Breeding for robustness in cattle

S. C. Bishop

Research output: Chapter in Book/Report/Conference proceedingChapter

Abstract

Breeding for enhanced resistance to infectious disease is an effective means of improving the health, fitness and robustness of ruminant livestock. The most amenable endemic diseases to genetic selection are likely to be mastitis, bovine leukaemia, gastrointestinal (GI) parasitism, tuberculosis (TB) and paratuberculosis in cattle; and mastitis, GI parasitism and footrot in sheep. For bovine mastitis, selection on clinical signs or somatic cell count (SCC) is well established; however the longterm wisdom of decreasing SCC is often questioned. A solution may be to decompose SCC into baseline and response variables, along with a liability to become infected, and select for reduced liability. Genetic markers are often sought for mastitis resistance, but the complexity of the host-pathogen interactions may mean that individual markers are of insufficient value, requiring whole-genome approaches. Bovine TB is an emerging zoonotic threat, and a disease of major importance in some geographical regions. Studies are currently underway to assess options for breeding cattle for increased resistance. In particular, identification of cases and controls from herds with disease outbreaks may allow efficient genome scans. Paratuberculosis is a similar bacterial disease, but its prevalence is currently unknown and improved diagnostic tests are required before effective genetic approaches can be contemplated. For nematode resistance and footrot in sheep, readily measured indicators of relative resistance are available, and observed genetic gains may be larger than predicted by genetic theory, due to decreased contamination from selected animals. Although it has yet to be explored, this result is also likely to apply for several dairy cattle diseases. In summary, selection for increased resistance to specific diseases may have considerable benefits for cow health, welfare and robustness. However, this conclusion is dependent upon the disease prevalence, the higher the prevalence the greater the benefits of selection and the greater the impact on robustness.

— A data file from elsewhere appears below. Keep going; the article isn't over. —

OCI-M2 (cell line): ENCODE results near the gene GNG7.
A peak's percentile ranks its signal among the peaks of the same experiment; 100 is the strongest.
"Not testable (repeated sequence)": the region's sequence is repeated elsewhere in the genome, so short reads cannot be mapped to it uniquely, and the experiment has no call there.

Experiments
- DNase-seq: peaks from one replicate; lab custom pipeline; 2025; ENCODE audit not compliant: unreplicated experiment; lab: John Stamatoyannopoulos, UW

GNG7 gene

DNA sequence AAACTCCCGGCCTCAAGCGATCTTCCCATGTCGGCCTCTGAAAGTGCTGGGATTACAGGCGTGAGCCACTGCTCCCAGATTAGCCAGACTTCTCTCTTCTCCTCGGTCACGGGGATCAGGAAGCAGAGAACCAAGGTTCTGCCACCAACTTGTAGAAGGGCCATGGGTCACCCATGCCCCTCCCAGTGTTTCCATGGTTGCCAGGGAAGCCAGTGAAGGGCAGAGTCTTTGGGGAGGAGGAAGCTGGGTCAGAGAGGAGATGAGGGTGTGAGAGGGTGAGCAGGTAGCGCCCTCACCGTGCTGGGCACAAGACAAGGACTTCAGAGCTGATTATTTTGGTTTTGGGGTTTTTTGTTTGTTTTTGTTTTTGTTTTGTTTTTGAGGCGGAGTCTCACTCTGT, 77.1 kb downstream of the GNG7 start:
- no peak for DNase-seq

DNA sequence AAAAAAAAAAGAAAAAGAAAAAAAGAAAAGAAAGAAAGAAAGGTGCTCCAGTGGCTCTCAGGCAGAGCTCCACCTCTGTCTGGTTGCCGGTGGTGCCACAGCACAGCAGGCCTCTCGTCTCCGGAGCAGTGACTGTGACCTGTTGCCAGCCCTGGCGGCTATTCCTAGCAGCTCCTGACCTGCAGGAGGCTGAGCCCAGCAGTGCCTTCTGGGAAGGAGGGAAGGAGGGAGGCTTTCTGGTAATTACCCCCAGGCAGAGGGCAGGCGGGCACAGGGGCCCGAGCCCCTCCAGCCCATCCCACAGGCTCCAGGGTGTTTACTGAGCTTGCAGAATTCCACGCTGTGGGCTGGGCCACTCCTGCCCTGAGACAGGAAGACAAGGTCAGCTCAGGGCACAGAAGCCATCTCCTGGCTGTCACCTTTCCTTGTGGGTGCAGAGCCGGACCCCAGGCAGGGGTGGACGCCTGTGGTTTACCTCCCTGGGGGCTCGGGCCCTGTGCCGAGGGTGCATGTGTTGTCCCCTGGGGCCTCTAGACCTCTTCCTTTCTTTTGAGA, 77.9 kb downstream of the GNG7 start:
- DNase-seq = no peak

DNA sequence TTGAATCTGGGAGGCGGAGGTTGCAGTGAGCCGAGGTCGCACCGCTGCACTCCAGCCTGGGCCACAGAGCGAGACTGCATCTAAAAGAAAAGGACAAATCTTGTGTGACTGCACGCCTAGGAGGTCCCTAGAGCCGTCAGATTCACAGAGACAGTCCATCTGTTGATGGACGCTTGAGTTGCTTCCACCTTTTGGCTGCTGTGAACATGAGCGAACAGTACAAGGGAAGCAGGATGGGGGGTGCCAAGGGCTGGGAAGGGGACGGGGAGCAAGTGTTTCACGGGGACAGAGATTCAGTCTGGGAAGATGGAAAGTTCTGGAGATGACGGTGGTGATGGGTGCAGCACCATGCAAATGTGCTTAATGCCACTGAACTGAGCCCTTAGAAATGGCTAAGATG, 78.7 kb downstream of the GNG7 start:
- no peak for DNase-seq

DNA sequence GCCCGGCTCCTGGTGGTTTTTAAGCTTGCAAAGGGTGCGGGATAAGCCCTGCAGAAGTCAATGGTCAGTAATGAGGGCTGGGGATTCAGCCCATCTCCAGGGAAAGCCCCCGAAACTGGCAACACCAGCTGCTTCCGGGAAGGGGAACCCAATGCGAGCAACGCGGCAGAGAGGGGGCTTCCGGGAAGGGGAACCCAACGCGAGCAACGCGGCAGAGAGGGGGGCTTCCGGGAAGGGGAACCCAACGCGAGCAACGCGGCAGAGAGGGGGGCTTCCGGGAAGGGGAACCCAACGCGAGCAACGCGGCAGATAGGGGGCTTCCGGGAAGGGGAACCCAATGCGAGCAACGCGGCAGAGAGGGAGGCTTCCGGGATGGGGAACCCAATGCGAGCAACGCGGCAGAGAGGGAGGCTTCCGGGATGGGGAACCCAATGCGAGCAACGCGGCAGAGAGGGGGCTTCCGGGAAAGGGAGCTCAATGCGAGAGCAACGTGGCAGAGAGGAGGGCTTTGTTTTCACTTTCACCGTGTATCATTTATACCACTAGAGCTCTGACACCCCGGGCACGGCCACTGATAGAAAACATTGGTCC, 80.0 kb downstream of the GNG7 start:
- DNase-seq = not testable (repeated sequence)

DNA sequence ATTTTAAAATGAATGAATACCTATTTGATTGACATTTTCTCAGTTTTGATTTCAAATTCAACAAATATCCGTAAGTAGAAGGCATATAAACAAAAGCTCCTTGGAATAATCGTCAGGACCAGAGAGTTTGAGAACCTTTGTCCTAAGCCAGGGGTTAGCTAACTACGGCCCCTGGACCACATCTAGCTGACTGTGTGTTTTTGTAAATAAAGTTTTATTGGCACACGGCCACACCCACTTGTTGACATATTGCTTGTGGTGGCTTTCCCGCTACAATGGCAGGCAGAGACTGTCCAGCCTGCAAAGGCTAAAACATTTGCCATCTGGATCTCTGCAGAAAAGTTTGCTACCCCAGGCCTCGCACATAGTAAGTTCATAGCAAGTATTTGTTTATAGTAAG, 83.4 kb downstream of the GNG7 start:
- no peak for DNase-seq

Original languageUndefined/Unknown
Title of host publicationBreeding for improved disease resistance in ruminants
EditorsM. Klopcic, R. Reents, J. Philipsson, A. Kuipers
PublisherWageningen, The Netherlands: Wageningen Academic Publishers
Pages89-97
Number of pages9
ISBN (Print)978-90-8686-084-5
Publication statusPublished - 2009

Publication series

NameEAAP Scientific Series
PublisherWageningen, The Netherlands: Wageningen Academic Publishers

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